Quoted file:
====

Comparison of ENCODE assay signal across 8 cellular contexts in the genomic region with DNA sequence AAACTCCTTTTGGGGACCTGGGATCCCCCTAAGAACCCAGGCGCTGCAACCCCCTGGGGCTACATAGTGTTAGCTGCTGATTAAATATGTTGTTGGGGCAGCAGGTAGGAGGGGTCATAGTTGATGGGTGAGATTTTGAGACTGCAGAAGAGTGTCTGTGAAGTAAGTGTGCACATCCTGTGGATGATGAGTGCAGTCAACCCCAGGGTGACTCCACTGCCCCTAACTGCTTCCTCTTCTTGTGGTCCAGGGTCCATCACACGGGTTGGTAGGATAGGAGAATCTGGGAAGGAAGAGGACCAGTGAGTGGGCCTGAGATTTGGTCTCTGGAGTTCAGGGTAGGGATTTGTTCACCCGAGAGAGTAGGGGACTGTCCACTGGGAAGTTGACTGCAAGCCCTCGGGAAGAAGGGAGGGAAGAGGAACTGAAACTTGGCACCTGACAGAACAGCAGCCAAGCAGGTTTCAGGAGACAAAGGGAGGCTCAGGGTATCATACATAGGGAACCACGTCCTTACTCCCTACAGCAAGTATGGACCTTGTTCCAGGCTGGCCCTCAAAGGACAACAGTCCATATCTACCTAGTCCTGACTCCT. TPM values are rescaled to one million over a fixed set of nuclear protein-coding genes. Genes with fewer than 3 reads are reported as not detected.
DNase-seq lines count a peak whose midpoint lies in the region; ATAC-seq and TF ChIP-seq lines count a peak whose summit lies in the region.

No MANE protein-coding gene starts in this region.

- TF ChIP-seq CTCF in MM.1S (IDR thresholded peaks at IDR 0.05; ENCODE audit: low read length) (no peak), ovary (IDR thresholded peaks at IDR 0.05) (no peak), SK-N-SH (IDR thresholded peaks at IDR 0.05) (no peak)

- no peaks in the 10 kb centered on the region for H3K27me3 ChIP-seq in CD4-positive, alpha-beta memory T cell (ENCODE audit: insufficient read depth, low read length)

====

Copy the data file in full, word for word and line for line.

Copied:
Comparison of ENCODE assay signal across 8 cellular contexts in the genomic region with DNA sequence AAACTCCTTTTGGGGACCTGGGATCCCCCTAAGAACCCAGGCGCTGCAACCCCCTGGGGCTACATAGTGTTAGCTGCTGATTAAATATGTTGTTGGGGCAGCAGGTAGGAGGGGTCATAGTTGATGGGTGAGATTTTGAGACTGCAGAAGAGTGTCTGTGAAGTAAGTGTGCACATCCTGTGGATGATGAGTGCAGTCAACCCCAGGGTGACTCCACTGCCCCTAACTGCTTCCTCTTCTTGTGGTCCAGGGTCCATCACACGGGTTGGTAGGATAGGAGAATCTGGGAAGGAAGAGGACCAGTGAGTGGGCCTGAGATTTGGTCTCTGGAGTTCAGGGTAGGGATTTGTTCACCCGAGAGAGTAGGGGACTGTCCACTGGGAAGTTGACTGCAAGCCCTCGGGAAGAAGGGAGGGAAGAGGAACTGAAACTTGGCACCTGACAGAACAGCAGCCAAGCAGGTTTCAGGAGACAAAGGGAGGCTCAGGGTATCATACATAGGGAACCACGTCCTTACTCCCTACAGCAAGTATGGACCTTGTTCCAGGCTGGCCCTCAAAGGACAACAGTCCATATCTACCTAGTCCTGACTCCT. TPM values are rescaled to one million over a fixed set of nuclear protein-coding genes. Genes with fewer than 3 reads are reported as not detected.
DNase-seq lines count a peak whose midpoint lies in the region; ATAC-seq and TF ChIP-seq lines count a peak whose summit lies in the region.

No MANE protein-coding gene starts in this region.

- TF ChIP-seq CTCF in MM.1S (IDR thresholded peaks at IDR 0.05; ENCODE audit: low read length) (no peak), ovary (IDR thresholded peaks at IDR 0.05) (no peak), SK-N-SH (IDR thresholded peaks at IDR 0.05) (no peak)

- no peaks in the 10 kb centered on the region for H3K27me3 ChIP-seq in CD4-positive, alpha-beta memory T cell (ENCODE audit: insufficient read depth, low read length)